Science and Technlogy Content Notes [ Lecture Notes ]

Introduction

Positive impact:

[1] Today, science has a profound effect on the way we live, largely through technology—the use of scientific knowledge for practical purposes. The first automobile, dating from the 1880s, made use of many advances in physics and engineering, including reliable ways of generating high-voltage sparks, while the first computers emerged in the 1940s from simultaneous advances in electronics and mathematics.

[2] Alongside these achievements, science has also brought about technology that helps save human life. The kidney dialysis machine enables many people to survive kidney diseases that would once have proved fatal, and artificial valves allow sufferers of coronary heart disease to return to active living. Biochemical research is responsible for the antibiotics and vaccinations that protect us from infectious diseases, and for a wide range of other drugs used to combat specific health problems. As a result, the majority of people on the planet now live longer and healthier lives than ever before.

[3] Indeed, technological research and development continue to introduce new products and services to society. Many of these innovations come about as a response to society’s changing needs, providing solutions to the problems faced in modern society, improving our standard of living and increasing our efficiency.

Negative impact:

[4] However, scientific discoveries can also have a negative impact in human affairs. Over the last hundred years, some of the technological advances that make life easier or more enjoyable have proved to have unwanted and often unexpected long-term effects.

[5] Industrial and agricultural chemicals pollute the global environment, even in places as remote as Antarctica, and city air is contaminated by toxic gases from vehicle exhausts. The increasing pace of innovation means that products become rapidly obsolete, adding to a rising tide of waste. Most significantly of all, the burning of fossil fuels such as coal, oil, and natural gas releases into the atmosphere carbon dioxide and greenhouse gases. These gases have altered the composition of the entire atmosphere, producing global warming and the prospect of major climate change in years to come.

[6] Science has also been used to develop technology that raises complex ethical questions. This is particularly true in the fields of biology and medicine. Research involving genetic engineering, cloning, and in vitro fertilization gives scientists the unprecedented power to bring about new life, or to devise new forms of living things. At the other extreme, science can also generate technology that is deliberately designed to harm or to kill. The fruits of this research include chemical and biological warfare, and also nuclear weapons, by far the most destructive weapons that the world has ever known.

[7] Now, more than ever, technology – a product of science – has become an important part of peoples’ lives. Not only does technology have a direct impact on our physical lives but it also affects our social relationships and values.

(1)Social Impacts & Implications

a. Effect on Work & Employments

i. Creation of new jobs

The advance of science and technology has led to the creation of new jobs in the pharmaceutical, medical, research and biotechnological fields.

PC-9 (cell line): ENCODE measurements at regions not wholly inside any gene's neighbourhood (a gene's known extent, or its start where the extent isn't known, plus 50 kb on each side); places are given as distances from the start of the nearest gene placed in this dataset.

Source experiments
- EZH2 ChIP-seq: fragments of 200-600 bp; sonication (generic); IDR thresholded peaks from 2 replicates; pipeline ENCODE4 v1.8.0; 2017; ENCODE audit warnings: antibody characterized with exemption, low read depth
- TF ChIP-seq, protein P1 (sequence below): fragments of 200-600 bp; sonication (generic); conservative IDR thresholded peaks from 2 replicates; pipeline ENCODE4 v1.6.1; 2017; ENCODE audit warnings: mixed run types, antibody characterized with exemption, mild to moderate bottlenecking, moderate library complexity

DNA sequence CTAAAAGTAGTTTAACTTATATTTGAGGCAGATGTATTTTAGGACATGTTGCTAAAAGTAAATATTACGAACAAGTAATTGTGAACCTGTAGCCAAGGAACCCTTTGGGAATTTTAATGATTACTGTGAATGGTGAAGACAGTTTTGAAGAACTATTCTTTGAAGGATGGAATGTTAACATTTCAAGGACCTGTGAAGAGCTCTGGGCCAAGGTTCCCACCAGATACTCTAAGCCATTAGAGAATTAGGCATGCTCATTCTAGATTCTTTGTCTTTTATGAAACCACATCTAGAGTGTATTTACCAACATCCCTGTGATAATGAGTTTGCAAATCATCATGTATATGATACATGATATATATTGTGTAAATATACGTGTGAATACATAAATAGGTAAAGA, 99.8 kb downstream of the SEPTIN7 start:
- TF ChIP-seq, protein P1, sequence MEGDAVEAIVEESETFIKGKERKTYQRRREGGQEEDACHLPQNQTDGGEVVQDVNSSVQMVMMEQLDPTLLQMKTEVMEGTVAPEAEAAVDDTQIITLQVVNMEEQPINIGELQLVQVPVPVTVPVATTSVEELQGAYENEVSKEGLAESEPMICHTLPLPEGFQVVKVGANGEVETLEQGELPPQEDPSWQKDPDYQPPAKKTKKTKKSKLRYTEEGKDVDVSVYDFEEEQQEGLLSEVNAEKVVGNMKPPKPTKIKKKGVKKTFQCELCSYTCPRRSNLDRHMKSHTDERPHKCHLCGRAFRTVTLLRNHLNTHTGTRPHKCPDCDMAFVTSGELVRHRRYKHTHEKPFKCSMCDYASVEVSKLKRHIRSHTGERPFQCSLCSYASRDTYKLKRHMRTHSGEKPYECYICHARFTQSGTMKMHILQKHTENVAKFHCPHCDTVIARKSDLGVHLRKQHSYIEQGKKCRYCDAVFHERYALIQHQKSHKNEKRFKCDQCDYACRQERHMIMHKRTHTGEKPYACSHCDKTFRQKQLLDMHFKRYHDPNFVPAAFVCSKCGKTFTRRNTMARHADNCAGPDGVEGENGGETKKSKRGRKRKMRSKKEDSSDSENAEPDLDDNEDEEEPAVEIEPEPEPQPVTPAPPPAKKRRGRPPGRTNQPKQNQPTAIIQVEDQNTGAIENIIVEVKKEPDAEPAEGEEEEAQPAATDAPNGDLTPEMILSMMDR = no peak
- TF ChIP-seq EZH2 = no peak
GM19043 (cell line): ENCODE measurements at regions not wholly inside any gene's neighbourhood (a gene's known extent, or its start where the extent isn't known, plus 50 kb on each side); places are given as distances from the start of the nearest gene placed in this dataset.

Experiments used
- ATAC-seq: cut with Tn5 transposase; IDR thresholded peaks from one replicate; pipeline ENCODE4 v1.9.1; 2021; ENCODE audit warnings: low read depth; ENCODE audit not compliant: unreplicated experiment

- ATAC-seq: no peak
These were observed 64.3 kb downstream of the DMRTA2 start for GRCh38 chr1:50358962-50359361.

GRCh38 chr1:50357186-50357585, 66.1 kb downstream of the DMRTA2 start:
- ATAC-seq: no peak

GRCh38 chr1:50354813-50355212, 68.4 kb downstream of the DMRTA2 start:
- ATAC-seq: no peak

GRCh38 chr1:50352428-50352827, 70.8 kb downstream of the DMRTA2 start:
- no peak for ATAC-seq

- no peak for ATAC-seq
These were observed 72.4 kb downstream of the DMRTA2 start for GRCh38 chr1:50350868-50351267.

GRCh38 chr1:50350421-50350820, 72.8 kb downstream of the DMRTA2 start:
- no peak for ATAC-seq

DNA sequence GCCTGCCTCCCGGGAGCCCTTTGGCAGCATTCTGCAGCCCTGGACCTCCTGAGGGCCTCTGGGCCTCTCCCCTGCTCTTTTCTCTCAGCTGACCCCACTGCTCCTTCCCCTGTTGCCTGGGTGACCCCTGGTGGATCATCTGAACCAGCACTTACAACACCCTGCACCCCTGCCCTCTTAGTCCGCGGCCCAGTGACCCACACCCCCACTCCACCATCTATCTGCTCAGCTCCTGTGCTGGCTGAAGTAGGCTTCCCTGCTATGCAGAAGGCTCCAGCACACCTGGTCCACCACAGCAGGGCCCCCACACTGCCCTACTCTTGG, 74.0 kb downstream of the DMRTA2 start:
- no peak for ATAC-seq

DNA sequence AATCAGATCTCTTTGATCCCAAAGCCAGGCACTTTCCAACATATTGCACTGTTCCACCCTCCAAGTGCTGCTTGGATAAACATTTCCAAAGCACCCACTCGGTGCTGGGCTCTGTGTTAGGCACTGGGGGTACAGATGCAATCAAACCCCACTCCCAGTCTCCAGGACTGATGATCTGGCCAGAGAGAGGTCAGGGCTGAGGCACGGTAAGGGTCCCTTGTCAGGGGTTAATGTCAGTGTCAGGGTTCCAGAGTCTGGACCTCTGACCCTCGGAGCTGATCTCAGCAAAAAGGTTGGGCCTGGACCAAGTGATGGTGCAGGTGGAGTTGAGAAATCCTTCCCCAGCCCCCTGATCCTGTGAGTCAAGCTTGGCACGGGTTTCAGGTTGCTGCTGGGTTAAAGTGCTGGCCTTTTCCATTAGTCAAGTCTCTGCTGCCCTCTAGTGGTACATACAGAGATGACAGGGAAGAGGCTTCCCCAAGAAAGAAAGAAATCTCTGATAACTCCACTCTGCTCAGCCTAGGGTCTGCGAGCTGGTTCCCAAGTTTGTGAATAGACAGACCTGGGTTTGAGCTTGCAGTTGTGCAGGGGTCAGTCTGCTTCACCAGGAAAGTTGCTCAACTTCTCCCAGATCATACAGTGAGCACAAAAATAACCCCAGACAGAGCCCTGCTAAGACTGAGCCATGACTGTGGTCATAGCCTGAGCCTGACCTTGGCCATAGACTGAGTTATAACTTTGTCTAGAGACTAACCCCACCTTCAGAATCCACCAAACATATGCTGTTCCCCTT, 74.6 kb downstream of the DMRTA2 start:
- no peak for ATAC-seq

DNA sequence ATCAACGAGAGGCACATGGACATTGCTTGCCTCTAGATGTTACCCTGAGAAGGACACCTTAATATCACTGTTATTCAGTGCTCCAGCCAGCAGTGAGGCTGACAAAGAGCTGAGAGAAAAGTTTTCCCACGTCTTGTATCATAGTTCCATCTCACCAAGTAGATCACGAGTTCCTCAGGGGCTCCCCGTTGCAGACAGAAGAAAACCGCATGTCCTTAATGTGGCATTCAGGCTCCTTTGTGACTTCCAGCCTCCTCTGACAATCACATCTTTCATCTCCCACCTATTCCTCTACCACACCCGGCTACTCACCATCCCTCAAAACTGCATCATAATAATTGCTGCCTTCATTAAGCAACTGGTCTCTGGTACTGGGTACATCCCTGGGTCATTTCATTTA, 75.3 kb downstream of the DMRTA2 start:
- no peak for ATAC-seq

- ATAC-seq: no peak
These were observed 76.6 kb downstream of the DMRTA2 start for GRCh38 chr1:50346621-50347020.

Singapore:

In 2000, Singapore declared biotechnology as the fourth pillar of its economy. Due to increased international competition, Singapore has gradually moved its emphasis from manufacturing technology to the biomedical sciences. In an effort to become an integrated biotechnology hub, Singapore has pumped in $2.3 billion in investments, grants and incentives.

The government is also trying to create domestic talent. The Agency for Science, Technology and Research is offering $286 million in scholarships for students to pursue Ph.D.'s in biomedical sciences at home and abroad, in exchange for their promise to work in Singapore for up to eight years.

Adapted from (“Singapore Goes Biotech”, New York Times, 2003)

ii. Displacement of jobs

At work, certain jobs, especially low skilled jobs have become obsolete. Even jobs that require training and skill have been displaced. For example, shorthand, typewriting, and draughtsmanship have been replaced by word-processing, voice-recognition and computer-aided design and manufacturing systems.

Large companies which used to be structured in a multi-layered hierarchical way in order to facilitate control and reporting are stripping away layers of middle management. The company in the IT age adopts a flatter structure, decentralises and gives more autonomy to its operating units. The company becomes more efficient, but middle managers need to redefine or retrain themselves in order to remain relevant to the job market.

iii.Telecommuting

Science & technology allows an interconnected working arena that spans across continents. Employees can work in the comfort of their own homes as they are able to access the necessary information that they require. The virtual office connects companies to customers and fellow workers to each other.

However, working from home would mean they will miss out on social interactions available in the office. Another drawback of working from home is that the lines between work and home are blurred.

Question:

(a)When the lines between home and work are blurred, what are the implications on the employee?

ð The employee may be expected to be on call/ working 24 hours a day regardless of where he may be.

ð Difficult to have work-life balance because there is no such distinction.

ð This may increase stress on the family, as the parent brings work-related stress back home.

b. Effect on Relationships